Belief dimensions and their constituent beliefs in the new framework

Table 2 summarises the changes needed within the dimensions. The dimensions adapted to fit our data are presented below in order of numbering.

Table 2 Comparison of the dimensions of the new framework and the Samuelowicz and Bain framework

Dimension 3: ‘Responsibility for transforming knowledge’

In this dimension we made changes to the description of beliefs to better fit the content of our findings. We identified that in the most learning-centred orientations (Orientations V and VI) the transformation of knowledge was seen as a joint responsibility of teacher and student. In the original framework, this was labelled as the sole responsibility of the student.

Dimension 4: ‘Nature of knowledge’

This dimension needed to be expanded from two to three beliefs. We identified a further distinction between the belief of ‘knowledge being externally constructed’. Comparable to the original framework, some educators viewed knowledge as consisting of facts only, described as a ‘database’, as necessary ‘tools’ of factual knowledge, coming from outside sources like books or literature, and not linked to the reality of patient care (coded as D4A).

Others, however, emphasised that this knowledge, even though externally constructed, should be related to patient care by the educator. They believed that the educator should explain how the ‘factual knowledge’ can be used (D4A/b):

First of all you have basic factual knowledge … I would say the next step is understanding why it is important to possess this knowledge ( … ) that you have to make a kind of doctor’s reflection on it... like when the patient comes with this or that pain or this or that complaint, what is behind it (in basic knowledge);... the focus lies for me on the first steps. (D4A/b; L12)

Dimension 5: ‘Students’ existing conceptions’

This dimension needed an adjustment in the categorisation of the beliefs. In the original framework the transition from a teaching-centred to a learning-centred belief occurs between Orientations IV and V, and in our data between Orientations III and IV. In addition, our participants with a learning-centred belief with teaching-centred aspects (D5B/a) expressed a different aim for involving students’ existing conceptions than described in the original framework. In the original framework, educators with a learning-centred belief with teaching-centred aspects (D5B/a) expressed the aim of preventing common misunderstandings by pointing them out to students and explaining why the established view is more suitable. In our data we found that educators with this belief (D5B/a) indicated instead that they involve students’ existing conceptions to further develop the students’ expertise. Thus, in comparison to the original framework, the emphasis in our findings is less on correcting misconceptions and more on activating preconceptions to develop expertise.

Interviewer: ‘What do the students bring to the learning process?’

Participant: ‘Knowledge, and experience. ( … ) Indeed, you should … make use of where the student is at this moment and take the next step further to learn new things.’ (D5B/a; L01)

We labelled this fragment a learning-centred belief with teaching-centred aspects (D5B/a), because this participant, unlike participants with a teaching-centred belief (D5A), realises that students are not ‘empty vessels’ but come to a teaching session with their own knowledge and experience. The educator sees it as their responsibility to use and build on these and, together with the students, to further develop knowledge constructs.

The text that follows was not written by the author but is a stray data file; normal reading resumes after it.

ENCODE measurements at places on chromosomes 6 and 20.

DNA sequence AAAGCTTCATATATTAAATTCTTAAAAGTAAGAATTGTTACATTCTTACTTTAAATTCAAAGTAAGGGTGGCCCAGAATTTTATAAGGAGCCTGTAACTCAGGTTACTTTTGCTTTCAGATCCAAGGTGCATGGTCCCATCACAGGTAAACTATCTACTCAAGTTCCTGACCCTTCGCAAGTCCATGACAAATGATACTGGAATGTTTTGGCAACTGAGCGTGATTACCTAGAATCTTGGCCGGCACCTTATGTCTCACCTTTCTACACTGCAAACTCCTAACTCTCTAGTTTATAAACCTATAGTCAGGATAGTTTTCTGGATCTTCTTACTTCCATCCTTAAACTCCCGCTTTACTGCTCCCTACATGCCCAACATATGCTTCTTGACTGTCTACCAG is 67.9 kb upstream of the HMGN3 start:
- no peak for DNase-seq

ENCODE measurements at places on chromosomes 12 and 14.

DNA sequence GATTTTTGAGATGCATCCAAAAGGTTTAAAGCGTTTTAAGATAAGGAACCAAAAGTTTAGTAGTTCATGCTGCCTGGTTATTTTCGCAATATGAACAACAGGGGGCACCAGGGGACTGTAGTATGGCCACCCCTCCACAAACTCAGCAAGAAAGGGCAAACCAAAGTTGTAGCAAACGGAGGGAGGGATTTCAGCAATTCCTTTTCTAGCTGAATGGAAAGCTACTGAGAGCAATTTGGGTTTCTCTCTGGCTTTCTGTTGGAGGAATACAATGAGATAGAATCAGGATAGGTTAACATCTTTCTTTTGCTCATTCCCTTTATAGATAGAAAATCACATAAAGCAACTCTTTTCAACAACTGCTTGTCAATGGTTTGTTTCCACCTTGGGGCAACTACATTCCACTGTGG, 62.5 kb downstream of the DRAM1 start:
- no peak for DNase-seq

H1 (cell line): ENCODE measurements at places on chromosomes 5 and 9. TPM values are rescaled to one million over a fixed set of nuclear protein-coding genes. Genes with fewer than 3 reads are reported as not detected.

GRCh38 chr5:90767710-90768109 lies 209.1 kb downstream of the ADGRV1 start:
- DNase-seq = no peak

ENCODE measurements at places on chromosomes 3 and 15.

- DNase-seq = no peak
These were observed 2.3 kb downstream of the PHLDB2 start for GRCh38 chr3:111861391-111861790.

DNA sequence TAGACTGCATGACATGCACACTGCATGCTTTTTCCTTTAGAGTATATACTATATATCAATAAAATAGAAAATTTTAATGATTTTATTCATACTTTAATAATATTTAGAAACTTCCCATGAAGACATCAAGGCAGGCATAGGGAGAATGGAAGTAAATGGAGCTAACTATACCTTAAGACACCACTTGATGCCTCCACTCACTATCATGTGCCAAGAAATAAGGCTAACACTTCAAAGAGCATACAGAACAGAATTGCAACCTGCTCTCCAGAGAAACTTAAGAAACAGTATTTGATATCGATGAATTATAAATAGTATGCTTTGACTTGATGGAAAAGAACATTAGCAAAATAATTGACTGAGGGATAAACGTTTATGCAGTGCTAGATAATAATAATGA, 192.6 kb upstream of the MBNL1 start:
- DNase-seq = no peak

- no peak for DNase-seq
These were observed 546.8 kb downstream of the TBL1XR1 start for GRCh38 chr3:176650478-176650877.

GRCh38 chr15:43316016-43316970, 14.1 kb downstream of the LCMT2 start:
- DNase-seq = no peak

Dimension 6: ‘Teacher-student interaction’

This dimension contains two learning-centred beliefs (D6B/a and D6B) that differ in the purpose of the teacher-student interaction: clarifying understanding (D6B/a) and negotiating meaning (D6B), respectively. In the original framework, the distinction between these two beliefs resided between Orientation III and IV. From our data we concluded that educators with a Belief Orientation IV, identical to those with a Belief Orientation III, believed that the purpose of the interaction was to clarify understanding. Thus the distinction between the two beliefs (D6B/a and D6B) was placed between Orientations IV and V in the new framework.

Dimension 7*: ‘Control of content’

In the new framework this dimension was removed because all of the participants expressed that the control of content was to be determined by the educator. Thus this dimension did not contribute to the classification.

Dimension 7: ‘Creation of a conducive learning environment’

We distilled this new dimension from our data, since we discovered that many participants believed that as an educator it is important to create an encouraging learning environment. Educators with the most teaching-centred belief orientations did not stress this or formulated this in a negative way (D7A). Within the most learning-centred orientations, educators explained that they created a positive, personal relationship with individual students to enable them to learn; the focus is on the learning process (D7B):

I think it’s just really willingness to make the learning fun. You know the students; they like teachers who allow them to learn something new. If teachers just are trying to be nice and popular, they see through that. (D7B; S02)

In the teaching-centred orientation with learning-centred aspects (Orientation III) the aim of the educator when creating a conducive learning environment is to make students feel at ease (D7A/b), with a focus on the group of students as a whole; in the learning-centred orientation with teaching aspects (Orientation IV), the aim is to help students in their understanding with a focus on the person of the individual student (D7B/a):

‘To create an atmosphere in which students feel at ease … to freely ask me questions.’ (D7A/b; L12)

‘I know them as an individual, I care about them and they have a safe place where they can respond.’ (D7B/a; S12)